A New York Times profile of Donald Trump’s nominee for secretary of education, Betsy DeVos, introduces her “as a philanthropist, activist and Republican fund-raiser,” who has spent 30 years, “push[ing] to give families taxpayer money in the form of vouchers to attend private and parochial schools, press[ing] to expand publicly funded but privately run charter schools, and try[ing] to strip teacher unions of their influence.”
Unmentioned in the profile is that she has attempted to personally profit from the policy changes she has pursued. Financial disclosures made during the failed 2006 Michigan gubernatorial campaign of her husband, Dick DeVos, reveal that the couple owned shares of K12 Inc., a company whose core business is the management of public for-profit online charter schools. While the financial disclosure document specifically mentions the DeVos’ joint ownership of assets, it does not reveal the quantity, type or value of shares the couple held in the company.
DeVos’ involvement in K12 Inc. is particularly troubling because of the myriad of controversies that have surrounded the company over the past few years. I previously wrote about the company’s ties to Jeb Bush for the New York Observer in 2015. (The company responded in a blog post that has mysteriously disappeared from its site, but can be viewed in the Internet Archive.)
In 2011, The New York Times published a scathing piece on K12 Inc., which began by chronicling a Pennsylvania school managed by the company:
By almost every educational measure, the Agora Cyber Charter School is failing.
Nearly 60 percent of its students are behind grade level in math. Nearly 50 percent trail in reading. A third do not graduate on time. And hundreds of children, from kindergartners to seniors, withdraw within months after they enroll.
By Wall Street standards, though, Agora is a remarkable success that has helped enrich K12 Inc., the publicly traded company that manages the school. And the entire enterprise is paid for by taxpayers.
More recently, on November 3, Education Week wrote that “for five years in a row, the Hoosier Academies Virtual School had been failing.” The school, which Education Week notes is run by K12 Inc., “had been assigned an ‘F’ grade from the state of Indiana every year it had been open except its first, when it had garnered a ‘C.'”
Education Week went on to note:
Despite more than a decade of state investigations, news media reports, and research that have documented startling failures and gross mismanagement in full-time online schools, the sector—dominated by two for-profit companies—continues to expand, spreading into new states and enrolling more students.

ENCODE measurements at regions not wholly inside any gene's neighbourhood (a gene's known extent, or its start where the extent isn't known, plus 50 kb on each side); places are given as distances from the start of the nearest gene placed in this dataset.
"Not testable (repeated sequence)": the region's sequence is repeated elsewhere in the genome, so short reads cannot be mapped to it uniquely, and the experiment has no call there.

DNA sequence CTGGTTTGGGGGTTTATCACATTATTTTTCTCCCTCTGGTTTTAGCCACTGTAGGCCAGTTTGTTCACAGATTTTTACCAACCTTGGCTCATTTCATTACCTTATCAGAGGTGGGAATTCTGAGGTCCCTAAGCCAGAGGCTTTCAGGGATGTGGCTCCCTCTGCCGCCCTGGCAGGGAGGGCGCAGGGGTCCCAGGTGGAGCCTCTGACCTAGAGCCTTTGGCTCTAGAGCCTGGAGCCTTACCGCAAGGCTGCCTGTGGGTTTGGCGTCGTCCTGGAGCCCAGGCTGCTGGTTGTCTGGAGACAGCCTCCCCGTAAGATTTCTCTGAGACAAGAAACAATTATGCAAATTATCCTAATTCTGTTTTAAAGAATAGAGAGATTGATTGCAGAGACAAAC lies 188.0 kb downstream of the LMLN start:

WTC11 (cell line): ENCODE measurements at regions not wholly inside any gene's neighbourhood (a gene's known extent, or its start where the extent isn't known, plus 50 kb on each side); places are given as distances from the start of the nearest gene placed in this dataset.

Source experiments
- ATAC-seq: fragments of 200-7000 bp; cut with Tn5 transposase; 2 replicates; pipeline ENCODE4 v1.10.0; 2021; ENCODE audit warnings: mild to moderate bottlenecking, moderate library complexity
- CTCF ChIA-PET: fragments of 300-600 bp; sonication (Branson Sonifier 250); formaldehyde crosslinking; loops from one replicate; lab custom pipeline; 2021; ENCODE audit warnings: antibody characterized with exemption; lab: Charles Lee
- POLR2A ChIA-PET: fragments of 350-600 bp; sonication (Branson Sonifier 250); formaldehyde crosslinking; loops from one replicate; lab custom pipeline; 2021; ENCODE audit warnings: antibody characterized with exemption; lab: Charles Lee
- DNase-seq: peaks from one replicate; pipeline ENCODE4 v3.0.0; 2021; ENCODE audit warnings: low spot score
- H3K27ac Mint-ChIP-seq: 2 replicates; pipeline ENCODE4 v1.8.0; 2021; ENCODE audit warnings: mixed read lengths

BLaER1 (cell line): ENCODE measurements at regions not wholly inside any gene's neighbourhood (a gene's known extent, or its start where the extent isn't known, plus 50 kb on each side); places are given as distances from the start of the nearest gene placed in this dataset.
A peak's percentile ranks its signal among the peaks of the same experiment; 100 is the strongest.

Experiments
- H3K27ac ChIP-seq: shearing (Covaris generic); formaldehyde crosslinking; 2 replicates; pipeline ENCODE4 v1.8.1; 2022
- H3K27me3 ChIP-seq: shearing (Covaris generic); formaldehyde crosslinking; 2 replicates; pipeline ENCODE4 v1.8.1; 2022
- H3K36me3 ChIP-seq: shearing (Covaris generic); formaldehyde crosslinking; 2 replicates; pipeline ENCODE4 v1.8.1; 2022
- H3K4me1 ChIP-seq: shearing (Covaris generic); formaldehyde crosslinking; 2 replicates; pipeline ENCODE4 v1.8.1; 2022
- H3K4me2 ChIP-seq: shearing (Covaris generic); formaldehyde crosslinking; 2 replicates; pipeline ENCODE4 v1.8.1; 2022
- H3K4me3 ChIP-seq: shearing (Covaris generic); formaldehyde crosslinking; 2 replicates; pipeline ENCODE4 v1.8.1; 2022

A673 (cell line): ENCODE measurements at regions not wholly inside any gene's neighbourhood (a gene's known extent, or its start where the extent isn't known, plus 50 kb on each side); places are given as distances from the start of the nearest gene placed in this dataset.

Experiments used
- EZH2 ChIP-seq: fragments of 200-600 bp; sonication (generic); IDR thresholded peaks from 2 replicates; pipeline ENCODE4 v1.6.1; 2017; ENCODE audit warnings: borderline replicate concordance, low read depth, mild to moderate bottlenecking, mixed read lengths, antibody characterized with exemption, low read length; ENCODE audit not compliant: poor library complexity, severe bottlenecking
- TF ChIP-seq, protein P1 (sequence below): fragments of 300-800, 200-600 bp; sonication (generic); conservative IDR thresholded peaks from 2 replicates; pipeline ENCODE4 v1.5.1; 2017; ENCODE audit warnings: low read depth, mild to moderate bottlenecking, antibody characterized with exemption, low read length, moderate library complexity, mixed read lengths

Betsy DeVos was and possibly is personally invested in this failure and was at the end of a funnel that took tax dollars dedicated to public schools and transferred them to Wall Street.
In her confirmation hearing, she should not only be questioned about her investment in K12 Inc. and her view on its track record, she should also be asked if she is still invested in the company. If she is, she should not be confirmed unless she divests. The conflict of interest that would exist should she continue to own shares in the K12 Inc. is made clear in the company’s annual report, which notes: “The public schools we contract with are financed with government funding from federal, state and local taxpayers. Our business is primarily dependent upon those funds.”
In the same document, the company lays out the influence federal education policy has over its profits: [Emphasis added]
As the provision of online K-12 public education matures, novel issues may arise that could lead to the enactment of new laws or regulations similar to, or in addition to, laws or regulations applicable to other areas of education and education at different levels. For example, for-profit education companies that own and operate post-secondary colleges depend in significant respect on student loans provided by the federal government to cover tuition expenses, and federal laws prohibit incentive compensation for success in securing enrollments or financial aid to any person engaged in student recruiting or admission activities. In contrast, while students in virtual or blended public K-12 schools are entitled to a free public education with no federal or state loans necessary for tuition, laws could be enacted that make for-profit management companies serving such schools subject to similar or other restrictions.
A secretary of education directly profiting by enacting policies that would further enable the funneling of money from taxpayers to a company in which she is a shareholder should be unacceptable to all Americans, regardless of their political beliefs.